Hare krishnas

International Society for Krishna Consciousness
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Deities of Radha-Krishna at ISKCON Pune temple
Abbreviation ISKCON
Formation 1966
Type Religious
Purpose/focus Educational
Religious studies
Spirituality
Headquarters Mayapur, India
Region served Worldwide
Founder-Acharya Bhaktivedanta Swami
Affiliations Gaudiya Vaishnavism

Template:Vaishnavism The International Society for Krishna Consciousness (ISKCON), known colloquially as the Hare Krishna movement or Hare Krishnas, is a Hindu Gaudiya Vaishnava religious organisation.[1] It was founded in 1966 in New York City by A. C. Bhaktivedanta Swami Prabhupada.[2] Its core beliefs are based on select traditional Indian scriptures, particularly the Bhagavad-gītā and the Śrīmad Bhāgavatam.[3] The distinctive appearance of the movement and its culture come from the Gaudiya Vaishnava tradition, which has had adherents in India since the late 15th century and Western converts since the early 1900s in America,[4] and in England in the 1930s.[5]

ISKCON was formed to spread the practice of bhakti yoga, in which aspirant devotees (bhaktas) dedicate their thoughts and actions towards pleasing the Supreme Lord, Krishna.[6][7] ISKCON today is a worldwide confederation of more than 400 centres, including 60 farm communities, some aiming for self-sufficiency, 50 schools and 90 restaurants.[8] In recent decades the movement's most rapid expansions in terms of numbers of membership have been within Eastern Europe (especially since the collapse of the Soviet Union) and India.[9]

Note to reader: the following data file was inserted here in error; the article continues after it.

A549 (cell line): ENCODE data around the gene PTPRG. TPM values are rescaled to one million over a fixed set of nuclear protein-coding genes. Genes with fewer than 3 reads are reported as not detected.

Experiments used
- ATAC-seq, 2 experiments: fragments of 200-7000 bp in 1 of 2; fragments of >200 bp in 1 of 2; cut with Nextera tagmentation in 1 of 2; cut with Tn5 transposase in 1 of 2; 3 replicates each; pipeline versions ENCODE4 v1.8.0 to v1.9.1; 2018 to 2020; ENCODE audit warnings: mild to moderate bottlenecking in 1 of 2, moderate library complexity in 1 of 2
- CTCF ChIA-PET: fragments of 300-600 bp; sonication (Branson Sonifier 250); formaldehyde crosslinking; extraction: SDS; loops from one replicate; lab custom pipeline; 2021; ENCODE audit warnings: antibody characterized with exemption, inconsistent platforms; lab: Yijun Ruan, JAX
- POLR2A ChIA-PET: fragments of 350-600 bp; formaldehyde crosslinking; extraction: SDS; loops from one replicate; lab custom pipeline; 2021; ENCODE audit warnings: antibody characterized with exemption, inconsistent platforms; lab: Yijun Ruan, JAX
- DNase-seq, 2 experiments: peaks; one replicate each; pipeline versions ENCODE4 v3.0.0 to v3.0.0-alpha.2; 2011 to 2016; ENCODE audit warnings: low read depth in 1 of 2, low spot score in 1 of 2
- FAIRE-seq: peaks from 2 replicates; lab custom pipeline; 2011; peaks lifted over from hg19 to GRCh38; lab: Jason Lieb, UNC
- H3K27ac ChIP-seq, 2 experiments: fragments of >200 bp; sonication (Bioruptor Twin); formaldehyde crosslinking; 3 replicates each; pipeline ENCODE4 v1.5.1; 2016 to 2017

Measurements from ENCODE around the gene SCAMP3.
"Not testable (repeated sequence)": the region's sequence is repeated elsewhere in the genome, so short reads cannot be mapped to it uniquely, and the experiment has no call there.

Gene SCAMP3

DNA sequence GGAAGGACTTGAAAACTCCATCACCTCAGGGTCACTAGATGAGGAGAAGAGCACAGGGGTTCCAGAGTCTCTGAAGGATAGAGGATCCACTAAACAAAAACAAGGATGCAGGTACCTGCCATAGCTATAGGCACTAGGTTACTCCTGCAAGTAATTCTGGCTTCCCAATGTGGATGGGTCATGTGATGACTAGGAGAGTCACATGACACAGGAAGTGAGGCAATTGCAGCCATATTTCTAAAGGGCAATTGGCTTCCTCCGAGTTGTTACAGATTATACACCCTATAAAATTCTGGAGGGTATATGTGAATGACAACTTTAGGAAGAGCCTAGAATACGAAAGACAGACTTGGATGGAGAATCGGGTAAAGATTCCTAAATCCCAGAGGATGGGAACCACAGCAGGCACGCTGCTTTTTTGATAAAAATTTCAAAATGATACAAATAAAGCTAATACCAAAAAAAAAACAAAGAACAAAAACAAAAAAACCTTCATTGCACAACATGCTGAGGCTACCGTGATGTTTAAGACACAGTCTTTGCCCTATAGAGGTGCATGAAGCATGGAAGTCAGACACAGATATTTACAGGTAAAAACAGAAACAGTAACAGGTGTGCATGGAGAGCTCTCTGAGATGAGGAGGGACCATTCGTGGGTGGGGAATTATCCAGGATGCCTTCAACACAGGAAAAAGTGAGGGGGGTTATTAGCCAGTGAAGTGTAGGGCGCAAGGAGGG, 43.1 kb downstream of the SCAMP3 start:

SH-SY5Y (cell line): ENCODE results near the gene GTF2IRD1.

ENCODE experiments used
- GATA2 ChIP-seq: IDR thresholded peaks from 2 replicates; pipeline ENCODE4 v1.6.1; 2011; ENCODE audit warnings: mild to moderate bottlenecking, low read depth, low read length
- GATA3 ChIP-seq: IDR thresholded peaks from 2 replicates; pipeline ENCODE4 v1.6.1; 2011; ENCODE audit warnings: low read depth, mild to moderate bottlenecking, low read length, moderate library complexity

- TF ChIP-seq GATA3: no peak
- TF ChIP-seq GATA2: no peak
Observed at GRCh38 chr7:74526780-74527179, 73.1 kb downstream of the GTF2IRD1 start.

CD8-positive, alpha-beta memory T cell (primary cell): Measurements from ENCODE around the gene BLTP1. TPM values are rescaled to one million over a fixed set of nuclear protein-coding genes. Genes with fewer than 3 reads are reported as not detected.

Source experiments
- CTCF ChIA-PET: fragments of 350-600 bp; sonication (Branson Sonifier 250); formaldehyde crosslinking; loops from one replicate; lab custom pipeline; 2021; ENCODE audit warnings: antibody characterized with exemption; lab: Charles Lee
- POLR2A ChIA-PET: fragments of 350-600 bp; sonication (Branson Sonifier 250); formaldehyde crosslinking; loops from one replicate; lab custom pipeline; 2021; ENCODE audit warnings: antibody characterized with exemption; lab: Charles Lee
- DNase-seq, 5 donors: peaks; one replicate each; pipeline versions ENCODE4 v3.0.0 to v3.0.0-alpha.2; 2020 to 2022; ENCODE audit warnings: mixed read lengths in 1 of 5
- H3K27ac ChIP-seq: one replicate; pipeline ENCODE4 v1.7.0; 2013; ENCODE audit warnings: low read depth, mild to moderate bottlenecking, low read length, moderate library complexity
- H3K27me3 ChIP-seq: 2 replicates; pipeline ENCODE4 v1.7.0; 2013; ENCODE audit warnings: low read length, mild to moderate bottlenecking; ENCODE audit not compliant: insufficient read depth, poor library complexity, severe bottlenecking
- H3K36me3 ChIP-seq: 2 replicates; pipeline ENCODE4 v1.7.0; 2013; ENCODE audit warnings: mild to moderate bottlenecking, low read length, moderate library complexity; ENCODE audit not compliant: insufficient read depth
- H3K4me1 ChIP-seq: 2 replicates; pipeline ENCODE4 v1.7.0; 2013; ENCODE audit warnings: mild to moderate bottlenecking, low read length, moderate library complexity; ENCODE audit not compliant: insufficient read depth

Beliefs and history


For further information see: Achintya Bheda Abheda and Gaudiya Vaishnavism

ISKCON devotees follow a disciplic line of Gaudiya Bhagavata Vaishnavas and are the largest branch of Gaudiya Vaishnavism.[10] Vaishnavism means 'worship of Vishnu', and Gauḍa refers to the area where this particular branch of Vaishnavism originated, in the Gauda region of West Bengal. Gaudiya Vaishnavism has had a following in India, especially West Bengal and Odisha, for the past five hundred years. Bhaktivedanta Swami disseminated Gaudiya Vaishnava Theology in the Western world through extensive writings and translations,[11] including the Bhagavad Gita, Srimad Bhagavatam (Bhagavata Purana), Chaitanya Charitamrita, and other scriptures. These works are now available in more than seventy languages and serve as the canon of ISKCON. Many are available online from a number of websites.[12][13]